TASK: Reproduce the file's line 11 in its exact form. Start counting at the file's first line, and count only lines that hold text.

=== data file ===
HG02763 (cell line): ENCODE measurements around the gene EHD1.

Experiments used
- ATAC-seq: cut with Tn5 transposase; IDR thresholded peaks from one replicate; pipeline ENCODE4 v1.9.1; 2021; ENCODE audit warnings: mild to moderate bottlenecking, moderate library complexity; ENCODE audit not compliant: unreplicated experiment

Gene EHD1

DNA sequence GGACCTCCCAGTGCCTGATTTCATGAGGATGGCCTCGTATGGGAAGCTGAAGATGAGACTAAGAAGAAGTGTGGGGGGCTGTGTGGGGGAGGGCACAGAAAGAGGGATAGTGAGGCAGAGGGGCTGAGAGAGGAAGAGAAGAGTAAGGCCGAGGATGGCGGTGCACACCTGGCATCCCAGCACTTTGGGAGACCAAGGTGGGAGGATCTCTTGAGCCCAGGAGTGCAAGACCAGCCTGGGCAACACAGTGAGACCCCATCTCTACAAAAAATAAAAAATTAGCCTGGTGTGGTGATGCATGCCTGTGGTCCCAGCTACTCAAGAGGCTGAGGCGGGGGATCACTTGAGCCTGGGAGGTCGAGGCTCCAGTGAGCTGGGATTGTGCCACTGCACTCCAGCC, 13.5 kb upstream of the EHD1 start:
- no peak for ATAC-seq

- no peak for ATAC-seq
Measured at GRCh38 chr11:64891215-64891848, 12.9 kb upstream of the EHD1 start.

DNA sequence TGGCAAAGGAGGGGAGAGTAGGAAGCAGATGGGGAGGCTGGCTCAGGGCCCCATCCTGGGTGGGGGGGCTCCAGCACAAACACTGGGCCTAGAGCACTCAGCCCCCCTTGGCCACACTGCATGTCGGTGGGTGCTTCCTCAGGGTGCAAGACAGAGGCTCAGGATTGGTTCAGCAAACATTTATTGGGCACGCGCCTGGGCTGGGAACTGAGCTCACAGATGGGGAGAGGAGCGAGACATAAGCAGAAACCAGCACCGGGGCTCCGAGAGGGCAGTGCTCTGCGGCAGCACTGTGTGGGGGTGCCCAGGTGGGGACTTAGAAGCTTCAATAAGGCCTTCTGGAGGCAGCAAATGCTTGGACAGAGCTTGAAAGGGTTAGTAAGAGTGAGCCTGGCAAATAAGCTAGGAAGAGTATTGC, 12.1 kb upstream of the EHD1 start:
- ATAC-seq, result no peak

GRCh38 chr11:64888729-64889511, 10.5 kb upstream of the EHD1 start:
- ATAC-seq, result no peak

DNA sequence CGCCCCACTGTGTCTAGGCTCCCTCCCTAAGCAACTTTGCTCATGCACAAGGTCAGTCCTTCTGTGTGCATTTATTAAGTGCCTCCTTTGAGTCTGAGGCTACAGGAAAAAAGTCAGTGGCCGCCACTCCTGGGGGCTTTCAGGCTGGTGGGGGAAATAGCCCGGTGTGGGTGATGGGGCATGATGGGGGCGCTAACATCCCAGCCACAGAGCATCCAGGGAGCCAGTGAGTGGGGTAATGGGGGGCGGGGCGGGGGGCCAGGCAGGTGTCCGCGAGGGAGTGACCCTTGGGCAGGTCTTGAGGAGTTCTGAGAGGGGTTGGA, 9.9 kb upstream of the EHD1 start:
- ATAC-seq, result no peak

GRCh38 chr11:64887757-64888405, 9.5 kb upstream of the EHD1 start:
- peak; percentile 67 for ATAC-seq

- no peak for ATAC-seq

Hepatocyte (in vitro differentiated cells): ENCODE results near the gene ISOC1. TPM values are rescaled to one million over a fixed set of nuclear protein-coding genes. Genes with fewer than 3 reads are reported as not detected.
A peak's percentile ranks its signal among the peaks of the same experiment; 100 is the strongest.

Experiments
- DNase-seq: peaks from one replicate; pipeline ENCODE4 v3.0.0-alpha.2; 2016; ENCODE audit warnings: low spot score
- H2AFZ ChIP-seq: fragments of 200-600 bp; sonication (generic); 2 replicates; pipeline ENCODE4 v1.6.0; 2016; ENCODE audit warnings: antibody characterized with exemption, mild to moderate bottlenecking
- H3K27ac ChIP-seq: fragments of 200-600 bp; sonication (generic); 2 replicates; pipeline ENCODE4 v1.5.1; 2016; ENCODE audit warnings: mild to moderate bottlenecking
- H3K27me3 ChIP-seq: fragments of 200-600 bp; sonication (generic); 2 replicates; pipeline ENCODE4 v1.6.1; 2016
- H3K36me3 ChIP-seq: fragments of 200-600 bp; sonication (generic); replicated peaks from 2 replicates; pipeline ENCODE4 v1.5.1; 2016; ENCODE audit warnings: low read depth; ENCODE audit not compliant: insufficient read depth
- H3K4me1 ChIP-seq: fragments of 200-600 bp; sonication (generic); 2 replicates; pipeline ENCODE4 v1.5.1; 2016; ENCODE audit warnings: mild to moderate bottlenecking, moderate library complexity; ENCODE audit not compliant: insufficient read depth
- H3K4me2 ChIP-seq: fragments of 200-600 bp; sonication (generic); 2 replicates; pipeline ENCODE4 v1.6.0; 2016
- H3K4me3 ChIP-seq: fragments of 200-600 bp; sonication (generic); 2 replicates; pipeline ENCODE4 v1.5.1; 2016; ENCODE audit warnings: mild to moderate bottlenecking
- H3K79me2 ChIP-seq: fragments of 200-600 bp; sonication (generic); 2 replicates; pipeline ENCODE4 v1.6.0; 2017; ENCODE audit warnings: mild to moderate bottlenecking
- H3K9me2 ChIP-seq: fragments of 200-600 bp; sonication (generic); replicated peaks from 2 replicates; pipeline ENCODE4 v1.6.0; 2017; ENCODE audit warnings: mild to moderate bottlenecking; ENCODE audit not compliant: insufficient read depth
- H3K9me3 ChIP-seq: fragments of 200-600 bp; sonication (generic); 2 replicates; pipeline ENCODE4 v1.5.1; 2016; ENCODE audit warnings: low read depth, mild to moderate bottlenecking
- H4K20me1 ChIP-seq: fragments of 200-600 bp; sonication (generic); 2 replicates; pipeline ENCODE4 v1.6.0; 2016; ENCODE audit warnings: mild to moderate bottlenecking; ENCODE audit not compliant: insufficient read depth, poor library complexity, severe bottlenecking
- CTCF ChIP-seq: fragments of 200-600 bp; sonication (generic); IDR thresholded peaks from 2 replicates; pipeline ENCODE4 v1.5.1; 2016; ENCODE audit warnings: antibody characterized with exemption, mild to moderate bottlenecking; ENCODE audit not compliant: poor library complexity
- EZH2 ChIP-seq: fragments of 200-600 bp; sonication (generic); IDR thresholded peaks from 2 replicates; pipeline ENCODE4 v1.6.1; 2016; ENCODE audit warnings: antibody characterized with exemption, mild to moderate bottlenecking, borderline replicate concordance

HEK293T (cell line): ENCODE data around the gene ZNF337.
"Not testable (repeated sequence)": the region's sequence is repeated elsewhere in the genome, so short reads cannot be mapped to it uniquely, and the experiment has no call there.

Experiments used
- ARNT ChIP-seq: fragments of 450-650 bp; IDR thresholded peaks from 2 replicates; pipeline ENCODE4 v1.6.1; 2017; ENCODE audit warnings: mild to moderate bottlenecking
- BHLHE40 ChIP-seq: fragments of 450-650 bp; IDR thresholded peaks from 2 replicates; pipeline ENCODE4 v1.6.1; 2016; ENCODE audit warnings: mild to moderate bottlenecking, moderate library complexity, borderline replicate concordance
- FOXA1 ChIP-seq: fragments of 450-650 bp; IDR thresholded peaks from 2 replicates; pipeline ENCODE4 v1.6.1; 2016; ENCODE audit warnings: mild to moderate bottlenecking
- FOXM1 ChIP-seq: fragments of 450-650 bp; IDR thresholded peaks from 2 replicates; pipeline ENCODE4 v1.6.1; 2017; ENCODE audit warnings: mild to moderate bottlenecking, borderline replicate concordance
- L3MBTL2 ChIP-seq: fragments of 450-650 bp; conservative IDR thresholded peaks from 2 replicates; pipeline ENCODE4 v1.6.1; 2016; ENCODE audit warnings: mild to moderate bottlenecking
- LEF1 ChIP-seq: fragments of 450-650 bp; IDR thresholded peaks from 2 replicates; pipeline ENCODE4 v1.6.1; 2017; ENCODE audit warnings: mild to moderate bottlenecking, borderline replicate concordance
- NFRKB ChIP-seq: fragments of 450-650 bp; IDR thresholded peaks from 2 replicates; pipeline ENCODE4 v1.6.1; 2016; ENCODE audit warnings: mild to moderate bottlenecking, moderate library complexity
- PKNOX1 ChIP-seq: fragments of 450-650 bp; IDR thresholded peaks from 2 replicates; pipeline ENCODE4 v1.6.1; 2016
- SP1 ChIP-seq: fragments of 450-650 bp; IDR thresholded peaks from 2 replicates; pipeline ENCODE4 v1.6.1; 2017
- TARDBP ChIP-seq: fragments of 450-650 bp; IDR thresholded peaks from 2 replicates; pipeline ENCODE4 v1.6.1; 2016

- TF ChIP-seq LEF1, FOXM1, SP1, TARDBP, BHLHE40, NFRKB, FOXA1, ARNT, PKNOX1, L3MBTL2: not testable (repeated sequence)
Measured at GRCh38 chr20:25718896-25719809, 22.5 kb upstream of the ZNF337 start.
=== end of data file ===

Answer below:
GRCh38 chr11:64888729-64889511, 10.5 kb upstream of the EHD1 start: